Somehow the push to get India has since lost momentum, perhaps because India has more serious matters to deal with in Kashmir, Pakistan and the rest of the world, or India does not see any constructive purpose behind Sri Lanka’s request, except as a cat’s paw to extinguish the democratic aspirations of a tiny section of the people with affinities to India. And that’s anathema to the spirit of a great country founded on cherished values held so high by its people.
This then is the strange combination of vicious forces arrayed against the Tamils, excepting India. At every turn, it seems they have nothing in mind but the downfall of the Tamils. But the time is fast approaching when the Tamils have to weigh their options and move forward.
One Choice Only
It all comes down to one thing. Is the Sri Lanka government, with the Sinhalese people behind it, serious about peace, and reaching a honourable settlement with the Tamils?
They were forced to reach a ceasefire agreement with the LTTE after severe military reversals at the hands of the Tigers, which began to turn the tide against them. The MoU was signed against this background, with the government having to eat humble pie.
The Tamils’ demands were well known at that time, and having conceded only the right to secede, there is no question now of drawing back further from their well-known position. Otherwise, the door is wide open for the government to work within the boundaries of a federal power-sharing system, several variations of which are so successfully working around the world.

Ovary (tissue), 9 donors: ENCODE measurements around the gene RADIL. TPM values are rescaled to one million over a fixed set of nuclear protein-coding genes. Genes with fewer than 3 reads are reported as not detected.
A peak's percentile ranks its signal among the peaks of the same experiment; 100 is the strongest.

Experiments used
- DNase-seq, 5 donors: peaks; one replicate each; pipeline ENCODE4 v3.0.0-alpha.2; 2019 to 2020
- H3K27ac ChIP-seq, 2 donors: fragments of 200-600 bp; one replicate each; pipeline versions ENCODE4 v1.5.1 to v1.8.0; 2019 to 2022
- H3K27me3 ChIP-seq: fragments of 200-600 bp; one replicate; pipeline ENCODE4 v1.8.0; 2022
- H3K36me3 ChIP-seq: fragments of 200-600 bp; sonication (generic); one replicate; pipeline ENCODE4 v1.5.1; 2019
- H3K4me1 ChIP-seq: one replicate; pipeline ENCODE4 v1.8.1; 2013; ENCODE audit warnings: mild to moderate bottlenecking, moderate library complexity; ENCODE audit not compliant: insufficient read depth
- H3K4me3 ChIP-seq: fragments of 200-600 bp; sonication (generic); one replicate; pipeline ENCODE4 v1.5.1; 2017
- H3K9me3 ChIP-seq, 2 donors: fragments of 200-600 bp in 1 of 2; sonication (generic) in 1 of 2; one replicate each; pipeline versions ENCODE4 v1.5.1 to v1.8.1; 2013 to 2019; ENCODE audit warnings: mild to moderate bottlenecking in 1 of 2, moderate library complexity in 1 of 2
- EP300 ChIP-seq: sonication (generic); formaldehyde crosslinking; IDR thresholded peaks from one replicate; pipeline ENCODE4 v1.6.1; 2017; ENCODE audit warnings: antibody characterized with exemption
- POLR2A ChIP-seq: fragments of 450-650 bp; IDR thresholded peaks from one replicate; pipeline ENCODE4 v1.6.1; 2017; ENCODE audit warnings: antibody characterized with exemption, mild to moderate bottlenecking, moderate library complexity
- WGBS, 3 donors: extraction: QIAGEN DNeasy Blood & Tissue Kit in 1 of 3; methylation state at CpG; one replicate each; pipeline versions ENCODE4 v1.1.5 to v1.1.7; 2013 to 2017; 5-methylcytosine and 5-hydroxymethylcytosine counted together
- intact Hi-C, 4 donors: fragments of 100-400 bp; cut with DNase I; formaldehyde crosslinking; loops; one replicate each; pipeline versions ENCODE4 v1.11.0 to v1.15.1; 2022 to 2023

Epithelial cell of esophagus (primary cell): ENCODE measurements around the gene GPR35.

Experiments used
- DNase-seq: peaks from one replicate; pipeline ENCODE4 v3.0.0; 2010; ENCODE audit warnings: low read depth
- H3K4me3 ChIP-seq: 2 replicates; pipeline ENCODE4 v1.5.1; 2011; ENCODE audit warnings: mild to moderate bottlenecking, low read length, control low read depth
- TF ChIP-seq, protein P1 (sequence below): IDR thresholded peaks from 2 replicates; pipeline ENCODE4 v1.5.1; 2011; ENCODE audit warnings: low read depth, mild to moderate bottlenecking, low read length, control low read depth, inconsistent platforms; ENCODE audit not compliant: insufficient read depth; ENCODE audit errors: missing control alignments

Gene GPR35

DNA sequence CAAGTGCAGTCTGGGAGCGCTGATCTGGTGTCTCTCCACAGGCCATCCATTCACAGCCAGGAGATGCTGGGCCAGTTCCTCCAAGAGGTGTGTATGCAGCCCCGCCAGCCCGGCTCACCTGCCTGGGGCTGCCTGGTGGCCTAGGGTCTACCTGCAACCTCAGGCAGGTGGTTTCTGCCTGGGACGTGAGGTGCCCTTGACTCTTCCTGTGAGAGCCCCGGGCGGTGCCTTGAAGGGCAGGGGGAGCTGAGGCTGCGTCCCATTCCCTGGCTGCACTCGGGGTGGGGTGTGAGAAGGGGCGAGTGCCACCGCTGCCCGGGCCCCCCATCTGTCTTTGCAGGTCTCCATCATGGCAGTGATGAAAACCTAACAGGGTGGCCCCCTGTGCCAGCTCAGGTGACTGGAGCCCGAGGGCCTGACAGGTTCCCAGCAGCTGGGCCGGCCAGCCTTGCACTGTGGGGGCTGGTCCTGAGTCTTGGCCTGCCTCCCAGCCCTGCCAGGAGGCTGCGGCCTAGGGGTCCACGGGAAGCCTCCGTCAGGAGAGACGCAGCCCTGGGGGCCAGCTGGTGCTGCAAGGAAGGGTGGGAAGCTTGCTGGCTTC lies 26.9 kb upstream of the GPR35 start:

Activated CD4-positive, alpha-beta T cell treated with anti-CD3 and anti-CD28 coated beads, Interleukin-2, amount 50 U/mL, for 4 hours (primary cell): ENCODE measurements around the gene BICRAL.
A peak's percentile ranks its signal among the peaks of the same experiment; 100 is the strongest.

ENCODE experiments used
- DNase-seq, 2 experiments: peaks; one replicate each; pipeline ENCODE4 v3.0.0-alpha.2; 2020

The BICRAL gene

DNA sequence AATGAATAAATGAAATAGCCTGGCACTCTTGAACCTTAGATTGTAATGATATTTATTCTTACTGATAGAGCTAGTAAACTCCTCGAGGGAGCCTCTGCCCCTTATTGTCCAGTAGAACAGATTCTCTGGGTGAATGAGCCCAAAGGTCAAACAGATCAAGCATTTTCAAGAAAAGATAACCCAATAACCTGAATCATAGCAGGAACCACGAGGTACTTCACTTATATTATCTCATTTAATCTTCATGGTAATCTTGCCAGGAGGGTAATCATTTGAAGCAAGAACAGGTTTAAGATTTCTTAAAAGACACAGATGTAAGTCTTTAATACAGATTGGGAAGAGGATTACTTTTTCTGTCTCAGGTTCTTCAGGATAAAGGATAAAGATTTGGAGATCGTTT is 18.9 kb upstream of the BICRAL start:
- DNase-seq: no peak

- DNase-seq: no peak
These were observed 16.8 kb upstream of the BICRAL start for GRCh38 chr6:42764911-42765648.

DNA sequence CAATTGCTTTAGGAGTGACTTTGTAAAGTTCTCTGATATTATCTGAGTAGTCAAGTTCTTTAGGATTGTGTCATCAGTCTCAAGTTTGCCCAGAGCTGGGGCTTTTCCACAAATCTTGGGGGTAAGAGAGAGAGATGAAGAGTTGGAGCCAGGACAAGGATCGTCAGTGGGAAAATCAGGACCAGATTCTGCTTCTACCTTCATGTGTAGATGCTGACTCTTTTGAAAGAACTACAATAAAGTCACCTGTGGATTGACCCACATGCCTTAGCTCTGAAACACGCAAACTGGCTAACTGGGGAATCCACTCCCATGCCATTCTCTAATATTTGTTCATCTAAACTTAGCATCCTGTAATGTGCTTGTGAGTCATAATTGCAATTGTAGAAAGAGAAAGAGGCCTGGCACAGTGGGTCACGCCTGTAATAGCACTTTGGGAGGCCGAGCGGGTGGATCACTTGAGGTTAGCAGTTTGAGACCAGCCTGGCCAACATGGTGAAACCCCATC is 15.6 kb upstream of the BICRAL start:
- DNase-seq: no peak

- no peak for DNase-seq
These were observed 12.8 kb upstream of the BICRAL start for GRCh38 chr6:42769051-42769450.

The ISGA just provides the mechanism for the Tamils to immediately take care of the massive humanitarian problems crying out for solution in the homeland, and creating a fledgling administration to take over when a permanent solution is handed down, but which is not expected to be ready for several years.
The Sinhalese politicians let the genie out of the bottle – playing politics and driving up the fears of their people, and now it is they who must work to put it back in the bottle, and once and for all lay to rest the old bogey that the Tamils pose a threat to their existence. There is no other alternative for them, because if they fail, they would leave the Tamils with but one choice.
Posted June 16, 2004